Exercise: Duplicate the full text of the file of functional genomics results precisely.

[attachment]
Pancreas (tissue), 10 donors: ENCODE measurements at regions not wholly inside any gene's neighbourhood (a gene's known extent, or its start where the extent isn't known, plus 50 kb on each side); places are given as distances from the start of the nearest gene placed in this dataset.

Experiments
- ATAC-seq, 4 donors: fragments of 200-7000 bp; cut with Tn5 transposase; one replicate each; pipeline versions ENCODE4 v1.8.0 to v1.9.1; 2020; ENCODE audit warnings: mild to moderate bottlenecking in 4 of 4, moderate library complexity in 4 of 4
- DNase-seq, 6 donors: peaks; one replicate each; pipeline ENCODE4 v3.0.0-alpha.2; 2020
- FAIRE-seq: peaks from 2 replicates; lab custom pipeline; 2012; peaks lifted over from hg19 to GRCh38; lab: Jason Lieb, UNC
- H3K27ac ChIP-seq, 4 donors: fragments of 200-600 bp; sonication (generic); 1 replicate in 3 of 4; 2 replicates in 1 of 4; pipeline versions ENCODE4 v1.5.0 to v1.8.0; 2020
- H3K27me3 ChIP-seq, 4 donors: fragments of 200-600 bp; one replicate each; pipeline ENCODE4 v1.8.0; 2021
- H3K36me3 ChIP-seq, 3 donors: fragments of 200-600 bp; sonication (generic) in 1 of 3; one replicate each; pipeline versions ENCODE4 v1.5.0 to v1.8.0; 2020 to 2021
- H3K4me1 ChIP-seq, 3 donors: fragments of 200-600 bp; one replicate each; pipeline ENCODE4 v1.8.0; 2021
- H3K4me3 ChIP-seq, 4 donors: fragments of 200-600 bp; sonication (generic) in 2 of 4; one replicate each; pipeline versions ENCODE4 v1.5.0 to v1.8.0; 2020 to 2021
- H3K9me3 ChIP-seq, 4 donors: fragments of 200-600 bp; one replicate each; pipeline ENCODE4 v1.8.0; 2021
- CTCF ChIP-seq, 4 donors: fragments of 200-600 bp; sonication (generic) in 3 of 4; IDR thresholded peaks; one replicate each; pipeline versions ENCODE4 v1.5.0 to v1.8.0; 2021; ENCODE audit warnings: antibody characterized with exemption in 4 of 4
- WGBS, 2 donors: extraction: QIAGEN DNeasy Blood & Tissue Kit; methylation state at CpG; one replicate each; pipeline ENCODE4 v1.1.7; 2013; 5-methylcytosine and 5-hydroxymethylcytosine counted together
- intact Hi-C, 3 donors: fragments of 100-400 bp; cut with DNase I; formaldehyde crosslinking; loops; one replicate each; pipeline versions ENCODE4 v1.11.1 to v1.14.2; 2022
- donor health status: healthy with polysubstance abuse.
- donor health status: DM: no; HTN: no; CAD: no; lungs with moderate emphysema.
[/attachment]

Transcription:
Pancreas (tissue), 10 donors: ENCODE measurements at regions not wholly inside any gene's neighbourhood (a gene's known extent, or its start where the extent isn't known, plus 50 kb on each side); places are given as distances from the start of the nearest gene placed in this dataset.

Experiments
- ATAC-seq, 4 donors: fragments of 200-7000 bp; cut with Tn5 transposase; one replicate each; pipeline versions ENCODE4 v1.8.0 to v1.9.1; 2020; ENCODE audit warnings: mild to moderate bottlenecking in 4 of 4, moderate library complexity in 4 of 4
- DNase-seq, 6 donors: peaks; one replicate each; pipeline ENCODE4 v3.0.0-alpha.2; 2020
- FAIRE-seq: peaks from 2 replicates; lab custom pipeline; 2012; peaks lifted over from hg19 to GRCh38; lab: Jason Lieb, UNC
- H3K27ac ChIP-seq, 4 donors: fragments of 200-600 bp; sonication (generic); 1 replicate in 3 of 4; 2 replicates in 1 of 4; pipeline versions ENCODE4 v1.5.0 to v1.8.0; 2020
- H3K27me3 ChIP-seq, 4 donors: fragments of 200-600 bp; one replicate each; pipeline ENCODE4 v1.8.0; 2021
- H3K36me3 ChIP-seq, 3 donors: fragments of 200-600 bp; sonication (generic) in 1 of 3; one replicate each; pipeline versions ENCODE4 v1.5.0 to v1.8.0; 2020 to 2021
- H3K4me1 ChIP-seq, 3 donors: fragments of 200-600 bp; one replicate each; pipeline ENCODE4 v1.8.0; 2021
- H3K4me3 ChIP-seq, 4 donors: fragments of 200-600 bp; sonication (generic) in 2 of 4; one replicate each; pipeline versions ENCODE4 v1.5.0 to v1.8.0; 2020 to 2021
- H3K9me3 ChIP-seq, 4 donors: fragments of 200-600 bp; one replicate each; pipeline ENCODE4 v1.8.0; 2021
- CTCF ChIP-seq, 4 donors: fragments of 200-600 bp; sonication (generic) in 3 of 4; IDR thresholded peaks; one replicate each; pipeline versions ENCODE4 v1.5.0 to v1.8.0; 2021; ENCODE audit warnings: antibody characterized with exemption in 4 of 4
- WGBS, 2 donors: extraction: QIAGEN DNeasy Blood & Tissue Kit; methylation state at CpG; one replicate each; pipeline ENCODE4 v1.1.7; 2013; 5-methylcytosine and 5-hydroxymethylcytosine counted together
- intact Hi-C, 3 donors: fragments of 100-400 bp; cut with DNase I; formaldehyde crosslinking; loops; one replicate each; pipeline versions ENCODE4 v1.11.1 to v1.14.2; 2022
- donor health status: healthy with polysubstance abuse.
- donor health status: DM: no; HTN: no; CAD: no; lungs with moderate emphysema.